Bear in mind that the bill wouldn’t exactly set the world on fire. It wouldn’t have instituted neighborhood schools or increased choice for parents in the parish, and it wouldn’t have put a stop to the ridiculous practice of busing kids all over the parish at 5:30 in the morning. As Woody Jenkins noted yesterday on Facebook…
The most important thing to know about SB 636 is that it is blatantly unconstitutional. Art 3 Section 12(A)(8) of the Louisiana Constitution provides that the legislature shall not pass a local or special law to regulate the management of a particular parish or city public school system. But that’s exactly what SB 636 would do — It is a local bill that would create a new management system for the schools in one parish only.
It’s also worth noting that school performance in Baton Rouge isn’t getting better as is. It’s getting worse. EBR scores on the LEAP test stayed flat at 62 percent of the students passing this year, and Taylor chalked that up to the test getting harder.
Except those numbers are flat despite the fact that some of the schools that were part of the mix last year have been taken over by the Recovery School District and are no longer part of the EBR system. With the failing schools the RSD has taken over added, that 62 percent number drops.
It’s a bad school system which is getting worse, and the people invested in it are fighting any efforts to change it.
Meanwhile, Lane Grigsby, the founder and CEO of Cajun Industries noted for his political activism, is actively searching for reform-minded folks willing to run for the EBR school board and unseat some of the status quo operators therein.
Here’s another interesting dynamic – with the advancement of SB 61, the bill which enables parents in failing schools to put their kids in better public schools across district lines, and its probable passage, it might well be that a St. George school system which has fully built itself out and has surplus school space (such will definitely not be the case upon incorporation, but it might be in 5-10 years) could be a vehicle for a lot of parents in Baton Rouge to get decent public school education without having to move to St. George. And since under SB 61 the money would follow the student, St. George wouldn’t be disincentivized to do just that.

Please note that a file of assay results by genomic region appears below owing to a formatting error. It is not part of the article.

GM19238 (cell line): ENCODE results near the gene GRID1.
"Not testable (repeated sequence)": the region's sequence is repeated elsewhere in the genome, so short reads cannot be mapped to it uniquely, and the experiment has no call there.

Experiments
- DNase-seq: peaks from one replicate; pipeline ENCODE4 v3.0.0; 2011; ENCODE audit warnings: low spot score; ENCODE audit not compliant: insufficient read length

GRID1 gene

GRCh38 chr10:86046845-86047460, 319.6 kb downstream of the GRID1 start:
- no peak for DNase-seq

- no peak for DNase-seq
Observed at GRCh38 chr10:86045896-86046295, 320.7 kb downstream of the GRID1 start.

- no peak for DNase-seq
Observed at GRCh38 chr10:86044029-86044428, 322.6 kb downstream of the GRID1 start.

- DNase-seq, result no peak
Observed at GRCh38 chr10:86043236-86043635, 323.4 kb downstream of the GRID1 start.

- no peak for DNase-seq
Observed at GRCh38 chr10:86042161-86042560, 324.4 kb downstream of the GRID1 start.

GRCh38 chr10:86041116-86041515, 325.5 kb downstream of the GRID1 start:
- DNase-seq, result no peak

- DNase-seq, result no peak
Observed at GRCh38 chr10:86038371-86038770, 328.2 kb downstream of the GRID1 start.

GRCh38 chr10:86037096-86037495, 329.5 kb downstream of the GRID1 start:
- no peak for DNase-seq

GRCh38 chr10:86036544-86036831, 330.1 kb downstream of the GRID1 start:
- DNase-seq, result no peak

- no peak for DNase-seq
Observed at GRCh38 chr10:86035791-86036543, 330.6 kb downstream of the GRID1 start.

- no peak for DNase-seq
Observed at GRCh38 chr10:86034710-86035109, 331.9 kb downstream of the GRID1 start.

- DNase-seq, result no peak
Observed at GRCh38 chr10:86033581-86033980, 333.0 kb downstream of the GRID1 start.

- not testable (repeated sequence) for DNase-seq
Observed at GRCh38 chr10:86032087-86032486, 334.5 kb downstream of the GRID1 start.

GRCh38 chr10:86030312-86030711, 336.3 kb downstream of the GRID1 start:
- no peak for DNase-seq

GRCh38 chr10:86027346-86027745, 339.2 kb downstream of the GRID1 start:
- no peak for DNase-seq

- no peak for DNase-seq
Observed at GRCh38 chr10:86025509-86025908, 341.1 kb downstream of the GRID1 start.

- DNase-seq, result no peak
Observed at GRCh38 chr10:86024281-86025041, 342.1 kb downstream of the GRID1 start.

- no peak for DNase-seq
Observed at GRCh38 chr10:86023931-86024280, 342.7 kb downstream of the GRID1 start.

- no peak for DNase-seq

That’s speculative, of course, and it implies a lot of goodwill on the part of the St. George folks to provide such school space which might well not exist. After all, there is certainly no such goodwill on the part of the Baton Rouge power elite to St. George.
We can say this not just because Metro Councilman John Delgado, the worst Republican elected official in Louisiana, calls the St. George organizers and advocates “terrorists” and “the Taliban.” We can say it because of something else which happened yesterday.
East Baton Rouge Parish Mayor-President Kip Holden started visiting the Senate this week, after a Senate committee redirected $100,000 from a parish community improvement fund to the St. George Fire Department for hazardous material training and equipment. Holden was in the chamber Wednesday, talking to former colleagues.
Soon, state Sen. Sharon Broome, D-Baton Rouge, was at the podium on the Senate floor, asking to nix the $100,000 for the St. George Fire Department. Broome also fought efforts to set up a municipal framework this session for a city of St. George. She said her opposition Wednesday stemmed from the redirection not being allowable.
State Sen. Bodi White, R-Central, battled back, protesting that he just wanted to help a fire department that is in a jam. White said the city-parish annexed the Mall of Louisiana, taking millions of dollars in revenue from a potential city of St. George.
“All I did was help the Fire Department,” he said.
The Senate sided with White, keeping the $100,000 intact for the St. George Fire Department.
Broome is the likely favorite as the next mayor-president in East Baton Rouge Parish. Kip Holden is the current mayor-president in East Baton Rouge Parish. The community improvement fund White wanted to use to fund St. George Fire with has $5.6 million per year flowing through it. And Holden spent two whole days at the Legislature this week lobbying against that money going to that fire department.
If that doesn’t look like a “F%&# those people” attitude, nothing does.
A few years from now, that attitude is probably going to have to change. There is little argument left against the St. George incorporation, and mere days or weeks before the St. George petition is turned in and put on the November ballot.